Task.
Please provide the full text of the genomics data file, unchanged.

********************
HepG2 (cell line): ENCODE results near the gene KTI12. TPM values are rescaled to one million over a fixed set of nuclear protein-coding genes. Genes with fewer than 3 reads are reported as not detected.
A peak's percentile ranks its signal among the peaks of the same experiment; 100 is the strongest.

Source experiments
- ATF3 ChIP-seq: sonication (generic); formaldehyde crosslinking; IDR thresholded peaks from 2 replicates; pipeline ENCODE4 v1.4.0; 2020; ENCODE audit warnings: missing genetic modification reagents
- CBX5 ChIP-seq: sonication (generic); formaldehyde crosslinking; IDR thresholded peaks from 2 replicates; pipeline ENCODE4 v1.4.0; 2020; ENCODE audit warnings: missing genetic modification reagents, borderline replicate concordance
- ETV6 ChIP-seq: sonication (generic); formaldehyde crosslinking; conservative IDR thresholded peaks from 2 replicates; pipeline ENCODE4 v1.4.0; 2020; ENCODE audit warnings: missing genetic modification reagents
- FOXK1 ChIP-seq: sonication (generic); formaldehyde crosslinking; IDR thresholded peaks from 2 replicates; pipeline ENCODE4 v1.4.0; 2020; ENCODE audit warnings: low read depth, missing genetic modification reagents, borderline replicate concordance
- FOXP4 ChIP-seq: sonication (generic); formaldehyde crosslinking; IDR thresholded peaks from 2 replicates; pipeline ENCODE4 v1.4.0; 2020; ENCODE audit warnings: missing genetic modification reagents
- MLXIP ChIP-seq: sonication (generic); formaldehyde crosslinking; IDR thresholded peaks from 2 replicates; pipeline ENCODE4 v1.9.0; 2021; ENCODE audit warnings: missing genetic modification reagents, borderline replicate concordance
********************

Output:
HepG2 (cell line): ENCODE results near the gene KTI12. TPM values are rescaled to one million over a fixed set of nuclear protein-coding genes. Genes with fewer than 3 reads are reported as not detected.
A peak's percentile ranks its signal among the peaks of the same experiment; 100 is the strongest.

Source experiments
- ATF3 ChIP-seq: sonication (generic); formaldehyde crosslinking; IDR thresholded peaks from 2 replicates; pipeline ENCODE4 v1.4.0; 2020; ENCODE audit warnings: missing genetic modification reagents
- CBX5 ChIP-seq: sonication (generic); formaldehyde crosslinking; IDR thresholded peaks from 2 replicates; pipeline ENCODE4 v1.4.0; 2020; ENCODE audit warnings: missing genetic modification reagents, borderline replicate concordance
- ETV6 ChIP-seq: sonication (generic); formaldehyde crosslinking; conservative IDR thresholded peaks from 2 replicates; pipeline ENCODE4 v1.4.0; 2020; ENCODE audit warnings: missing genetic modification reagents
- FOXK1 ChIP-seq: sonication (generic); formaldehyde crosslinking; IDR thresholded peaks from 2 replicates; pipeline ENCODE4 v1.4.0; 2020; ENCODE audit warnings: low read depth, missing genetic modification reagents, borderline replicate concordance
- FOXP4 ChIP-seq: sonication (generic); formaldehyde crosslinking; IDR thresholded peaks from 2 replicates; pipeline ENCODE4 v1.4.0; 2020; ENCODE audit warnings: missing genetic modification reagents
- MLXIP ChIP-seq: sonication (generic); formaldehyde crosslinking; IDR thresholded peaks from 2 replicates; pipeline ENCODE4 v1.9.0; 2021; ENCODE audit warnings: missing genetic modification reagents, borderline replicate concordance